Over the years I have visited many rock art sites both home and abroad. I’ve concluded that we will probably never really know the true meaning of the carvings because we can never know the mindset of the people who created them. The best explanation that I can come up with is that the carvings may be an abstract representation of an invisible reality for the people who carved them and that the meaning may change depending on the locality. On the North York Moors there seems to be an association with burial monuments and trackways but this is not always the case.

Roxby stone i

A couple of years ago I attended a workshop at MIMA  They invited people to help create a timeline for local art. My suggestion was Prehistoric Rock Art along with prehistoric pottery, sadly neither suggestions were included in the final timeline.

Blasted

 

Barningham Moor

Barningham

Light constantly changes as weather moves rapidly from the west

 A stoat tracks my progress across the moor

The ruins of an ancient settlement can be found in the bracken

An ancient cairn, four millennia of beaten bounds

The reliable instability of limestone – the stone circle slowly sinking, the gill slowly growing

Eel Hill – scrying stone

Barningham Insulator

The Old Stones

Old Stones

I recently bought a copy of a new book called The Old Stones. The Book describes itself as ‘A Field Guide to the Megalithic sites of Britain and Ireland’ and ‘the most comprehensive and democratically selected list of prehistoric sites that has ever been put in a book like this.’ The book is a collaborative work and utilises the knowledge and experience of the users of the Megalithic Portal website.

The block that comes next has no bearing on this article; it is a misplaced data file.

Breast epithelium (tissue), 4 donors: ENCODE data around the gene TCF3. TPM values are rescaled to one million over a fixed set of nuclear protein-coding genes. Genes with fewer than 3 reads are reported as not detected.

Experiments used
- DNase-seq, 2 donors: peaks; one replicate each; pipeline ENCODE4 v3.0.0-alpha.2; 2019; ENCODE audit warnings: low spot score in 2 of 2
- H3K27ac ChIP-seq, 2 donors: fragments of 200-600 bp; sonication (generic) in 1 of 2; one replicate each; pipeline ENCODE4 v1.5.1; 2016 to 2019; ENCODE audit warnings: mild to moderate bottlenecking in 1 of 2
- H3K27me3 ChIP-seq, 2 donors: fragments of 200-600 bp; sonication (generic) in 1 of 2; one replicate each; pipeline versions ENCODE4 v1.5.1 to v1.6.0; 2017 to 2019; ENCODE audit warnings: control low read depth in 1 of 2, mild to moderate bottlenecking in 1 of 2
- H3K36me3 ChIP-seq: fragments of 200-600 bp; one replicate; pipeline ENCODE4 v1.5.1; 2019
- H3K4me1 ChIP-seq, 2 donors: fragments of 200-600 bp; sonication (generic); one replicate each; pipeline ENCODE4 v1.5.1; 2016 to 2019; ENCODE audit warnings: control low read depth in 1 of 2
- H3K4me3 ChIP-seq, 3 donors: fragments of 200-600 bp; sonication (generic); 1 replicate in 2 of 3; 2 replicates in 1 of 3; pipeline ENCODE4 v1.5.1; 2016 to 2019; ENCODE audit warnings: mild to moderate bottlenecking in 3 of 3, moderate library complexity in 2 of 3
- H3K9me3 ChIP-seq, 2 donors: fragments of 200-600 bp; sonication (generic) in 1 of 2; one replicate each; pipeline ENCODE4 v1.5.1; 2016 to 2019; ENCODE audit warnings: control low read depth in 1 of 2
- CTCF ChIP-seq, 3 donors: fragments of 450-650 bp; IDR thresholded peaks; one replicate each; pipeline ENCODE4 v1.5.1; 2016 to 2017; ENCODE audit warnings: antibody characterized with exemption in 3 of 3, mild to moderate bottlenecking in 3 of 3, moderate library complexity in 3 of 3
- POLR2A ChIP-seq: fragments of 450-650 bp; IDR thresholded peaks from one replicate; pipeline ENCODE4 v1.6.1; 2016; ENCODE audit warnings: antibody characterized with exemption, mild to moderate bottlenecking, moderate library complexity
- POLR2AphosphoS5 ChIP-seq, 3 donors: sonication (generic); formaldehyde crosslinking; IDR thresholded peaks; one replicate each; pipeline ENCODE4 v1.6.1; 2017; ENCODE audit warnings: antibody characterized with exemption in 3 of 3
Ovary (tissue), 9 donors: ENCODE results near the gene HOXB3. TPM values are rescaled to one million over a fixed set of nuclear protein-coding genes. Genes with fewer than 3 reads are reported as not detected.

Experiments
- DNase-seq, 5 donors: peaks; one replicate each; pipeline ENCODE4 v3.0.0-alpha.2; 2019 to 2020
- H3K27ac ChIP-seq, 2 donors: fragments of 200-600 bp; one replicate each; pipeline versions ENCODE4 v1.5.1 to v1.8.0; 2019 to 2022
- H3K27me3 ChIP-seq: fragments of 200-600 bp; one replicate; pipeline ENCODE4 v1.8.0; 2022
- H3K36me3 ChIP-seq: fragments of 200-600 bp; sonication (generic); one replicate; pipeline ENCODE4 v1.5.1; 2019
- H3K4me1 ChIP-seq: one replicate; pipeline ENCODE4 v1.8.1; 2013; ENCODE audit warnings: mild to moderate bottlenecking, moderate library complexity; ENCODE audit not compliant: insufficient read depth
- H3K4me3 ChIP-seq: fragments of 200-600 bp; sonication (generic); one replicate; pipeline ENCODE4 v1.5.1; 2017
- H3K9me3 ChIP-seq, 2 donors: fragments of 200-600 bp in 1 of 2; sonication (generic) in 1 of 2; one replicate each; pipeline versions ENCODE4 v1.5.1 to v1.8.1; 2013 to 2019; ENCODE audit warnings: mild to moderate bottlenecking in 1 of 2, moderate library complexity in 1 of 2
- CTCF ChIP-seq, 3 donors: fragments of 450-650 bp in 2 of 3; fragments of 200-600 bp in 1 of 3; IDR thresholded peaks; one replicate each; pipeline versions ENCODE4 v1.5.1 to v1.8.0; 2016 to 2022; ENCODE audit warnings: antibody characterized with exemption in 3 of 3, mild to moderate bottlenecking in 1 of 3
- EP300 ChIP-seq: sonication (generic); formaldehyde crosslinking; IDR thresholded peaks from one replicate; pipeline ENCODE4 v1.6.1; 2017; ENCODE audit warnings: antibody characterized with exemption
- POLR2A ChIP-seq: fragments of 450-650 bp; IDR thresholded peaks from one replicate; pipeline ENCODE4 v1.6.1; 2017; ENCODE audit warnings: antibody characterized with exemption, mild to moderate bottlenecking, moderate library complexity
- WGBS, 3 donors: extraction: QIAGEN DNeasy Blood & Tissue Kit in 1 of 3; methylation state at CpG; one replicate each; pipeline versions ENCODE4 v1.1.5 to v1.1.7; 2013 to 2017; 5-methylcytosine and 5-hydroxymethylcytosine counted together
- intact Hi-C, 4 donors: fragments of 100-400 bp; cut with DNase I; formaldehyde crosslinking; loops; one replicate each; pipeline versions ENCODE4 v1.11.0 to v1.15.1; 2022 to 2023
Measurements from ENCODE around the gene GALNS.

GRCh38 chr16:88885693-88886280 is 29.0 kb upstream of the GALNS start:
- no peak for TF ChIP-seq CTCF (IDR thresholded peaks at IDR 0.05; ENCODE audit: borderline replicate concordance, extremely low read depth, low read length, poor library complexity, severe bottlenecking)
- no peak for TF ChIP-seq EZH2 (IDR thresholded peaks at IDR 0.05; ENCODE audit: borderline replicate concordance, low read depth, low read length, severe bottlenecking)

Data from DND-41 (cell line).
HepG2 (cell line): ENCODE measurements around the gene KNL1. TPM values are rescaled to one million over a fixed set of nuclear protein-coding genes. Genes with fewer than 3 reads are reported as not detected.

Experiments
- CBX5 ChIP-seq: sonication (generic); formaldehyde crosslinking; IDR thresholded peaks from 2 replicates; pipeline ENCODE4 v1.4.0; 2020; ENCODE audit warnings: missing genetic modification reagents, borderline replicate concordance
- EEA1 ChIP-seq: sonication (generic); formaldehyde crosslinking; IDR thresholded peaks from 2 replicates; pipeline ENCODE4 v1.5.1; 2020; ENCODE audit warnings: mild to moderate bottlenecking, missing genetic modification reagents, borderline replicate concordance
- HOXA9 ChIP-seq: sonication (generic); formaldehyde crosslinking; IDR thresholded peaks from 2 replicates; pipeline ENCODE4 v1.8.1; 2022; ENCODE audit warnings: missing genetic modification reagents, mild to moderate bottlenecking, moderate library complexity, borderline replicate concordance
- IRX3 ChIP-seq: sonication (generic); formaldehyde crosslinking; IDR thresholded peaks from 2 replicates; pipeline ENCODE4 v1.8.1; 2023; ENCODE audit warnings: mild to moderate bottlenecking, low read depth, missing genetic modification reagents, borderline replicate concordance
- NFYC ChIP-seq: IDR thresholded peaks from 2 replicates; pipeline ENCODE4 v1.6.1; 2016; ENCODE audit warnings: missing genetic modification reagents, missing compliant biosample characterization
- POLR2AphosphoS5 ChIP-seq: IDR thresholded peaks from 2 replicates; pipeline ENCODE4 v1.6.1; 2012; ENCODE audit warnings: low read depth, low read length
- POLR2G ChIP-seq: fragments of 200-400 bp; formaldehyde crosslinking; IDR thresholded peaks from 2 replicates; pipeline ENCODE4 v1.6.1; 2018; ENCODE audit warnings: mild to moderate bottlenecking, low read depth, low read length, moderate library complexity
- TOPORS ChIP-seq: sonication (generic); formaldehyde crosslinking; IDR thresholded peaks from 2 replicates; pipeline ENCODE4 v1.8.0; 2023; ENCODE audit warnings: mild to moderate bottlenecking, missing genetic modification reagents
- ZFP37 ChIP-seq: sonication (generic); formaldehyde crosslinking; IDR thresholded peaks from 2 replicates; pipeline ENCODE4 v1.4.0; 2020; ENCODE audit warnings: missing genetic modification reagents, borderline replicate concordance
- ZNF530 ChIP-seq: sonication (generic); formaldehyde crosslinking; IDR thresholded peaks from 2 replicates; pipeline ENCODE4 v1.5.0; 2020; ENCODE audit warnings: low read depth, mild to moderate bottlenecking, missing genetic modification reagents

I have been visiting prehistoric sites around Britain and Europe for over 30 years but I don’t consider myself experienced enough to give a qualified opinion on the national coverage of the book so I’ll focus on the treatment of North Yorkshire and Cumbria.

The gazetteer covers the major monuments of the Yorkshire Wolds, the Ure-Swale Plateau and a couple of Pennine sites. Sadly only two North York Moors sites have made it into the book, Nab Ridge and The High and Low Bridestones. Both of these are lovely sites although it could be argued that the Low Bridestones are merely a group of fairly underwhelming low walls. There is no mention of  any of the impressive moorland standing stones or burial monuments. Even the nationally important prehistoric rock art site of Fylingdales Moor with its 200+ carved rocks and monuments, fails to get a mention.